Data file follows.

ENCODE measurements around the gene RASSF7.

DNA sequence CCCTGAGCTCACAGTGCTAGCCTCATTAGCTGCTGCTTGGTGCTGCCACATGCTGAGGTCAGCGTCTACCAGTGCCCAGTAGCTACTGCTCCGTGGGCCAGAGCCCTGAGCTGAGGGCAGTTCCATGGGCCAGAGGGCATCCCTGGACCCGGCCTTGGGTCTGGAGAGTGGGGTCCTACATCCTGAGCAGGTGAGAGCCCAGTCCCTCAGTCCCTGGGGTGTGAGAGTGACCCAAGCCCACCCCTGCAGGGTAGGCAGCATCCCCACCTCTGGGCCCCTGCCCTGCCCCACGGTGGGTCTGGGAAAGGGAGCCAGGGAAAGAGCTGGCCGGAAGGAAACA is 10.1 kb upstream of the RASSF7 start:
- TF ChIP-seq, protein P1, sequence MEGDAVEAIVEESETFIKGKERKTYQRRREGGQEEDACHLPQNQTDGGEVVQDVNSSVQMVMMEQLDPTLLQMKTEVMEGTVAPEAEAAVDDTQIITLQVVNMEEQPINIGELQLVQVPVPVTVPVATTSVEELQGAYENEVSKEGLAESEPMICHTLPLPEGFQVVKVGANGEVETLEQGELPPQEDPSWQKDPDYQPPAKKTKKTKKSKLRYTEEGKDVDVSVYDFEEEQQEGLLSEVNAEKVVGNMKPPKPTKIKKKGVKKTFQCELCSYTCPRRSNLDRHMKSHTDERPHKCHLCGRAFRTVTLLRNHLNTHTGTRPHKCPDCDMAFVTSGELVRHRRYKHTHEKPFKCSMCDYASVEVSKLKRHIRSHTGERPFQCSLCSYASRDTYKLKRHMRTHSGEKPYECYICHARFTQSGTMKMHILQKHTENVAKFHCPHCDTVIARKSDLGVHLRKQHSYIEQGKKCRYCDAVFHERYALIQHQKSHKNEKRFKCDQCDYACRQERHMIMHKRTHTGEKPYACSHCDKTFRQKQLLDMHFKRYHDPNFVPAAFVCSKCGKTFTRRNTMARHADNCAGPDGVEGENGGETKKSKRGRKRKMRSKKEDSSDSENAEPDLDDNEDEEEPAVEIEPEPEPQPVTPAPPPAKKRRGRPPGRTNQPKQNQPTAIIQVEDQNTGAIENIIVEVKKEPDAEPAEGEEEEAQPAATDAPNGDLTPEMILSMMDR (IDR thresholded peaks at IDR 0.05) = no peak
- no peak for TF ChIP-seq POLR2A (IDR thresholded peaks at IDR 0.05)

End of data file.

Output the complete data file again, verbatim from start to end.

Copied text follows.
ENCODE measurements around the gene RASSF7.

DNA sequence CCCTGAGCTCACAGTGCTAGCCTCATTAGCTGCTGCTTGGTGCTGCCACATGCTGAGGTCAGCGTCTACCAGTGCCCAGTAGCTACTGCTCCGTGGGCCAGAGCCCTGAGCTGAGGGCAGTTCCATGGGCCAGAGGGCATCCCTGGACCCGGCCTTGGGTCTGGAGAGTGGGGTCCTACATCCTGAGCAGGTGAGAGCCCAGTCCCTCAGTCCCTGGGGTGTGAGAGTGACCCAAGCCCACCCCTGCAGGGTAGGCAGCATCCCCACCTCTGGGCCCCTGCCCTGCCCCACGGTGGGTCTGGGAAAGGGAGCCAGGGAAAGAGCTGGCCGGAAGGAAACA is 10.1 kb upstream of the RASSF7 start:
- TF ChIP-seq, protein P1, sequence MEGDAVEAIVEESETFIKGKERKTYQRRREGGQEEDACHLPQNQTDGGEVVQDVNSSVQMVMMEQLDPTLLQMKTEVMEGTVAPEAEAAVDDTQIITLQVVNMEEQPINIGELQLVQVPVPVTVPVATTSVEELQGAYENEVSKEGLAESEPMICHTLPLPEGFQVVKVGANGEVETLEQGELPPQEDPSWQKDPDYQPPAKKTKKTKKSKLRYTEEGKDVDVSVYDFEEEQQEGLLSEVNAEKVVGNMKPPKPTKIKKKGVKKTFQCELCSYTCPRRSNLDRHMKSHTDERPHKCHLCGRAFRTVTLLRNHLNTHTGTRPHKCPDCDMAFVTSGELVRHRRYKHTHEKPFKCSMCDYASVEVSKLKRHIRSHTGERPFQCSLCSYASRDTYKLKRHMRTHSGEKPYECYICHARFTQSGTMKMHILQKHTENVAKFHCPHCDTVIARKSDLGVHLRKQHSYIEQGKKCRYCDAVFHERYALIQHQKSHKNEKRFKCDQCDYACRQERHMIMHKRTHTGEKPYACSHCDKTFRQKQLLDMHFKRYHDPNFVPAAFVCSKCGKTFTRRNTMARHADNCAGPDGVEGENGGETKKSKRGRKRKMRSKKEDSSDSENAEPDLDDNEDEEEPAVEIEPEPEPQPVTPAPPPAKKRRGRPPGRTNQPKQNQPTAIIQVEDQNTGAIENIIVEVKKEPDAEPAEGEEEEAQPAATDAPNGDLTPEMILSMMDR (IDR thresholded peaks at IDR 0.05) = no peak
- no peak for TF ChIP-seq POLR2A (IDR thresholded peaks at IDR 0.05)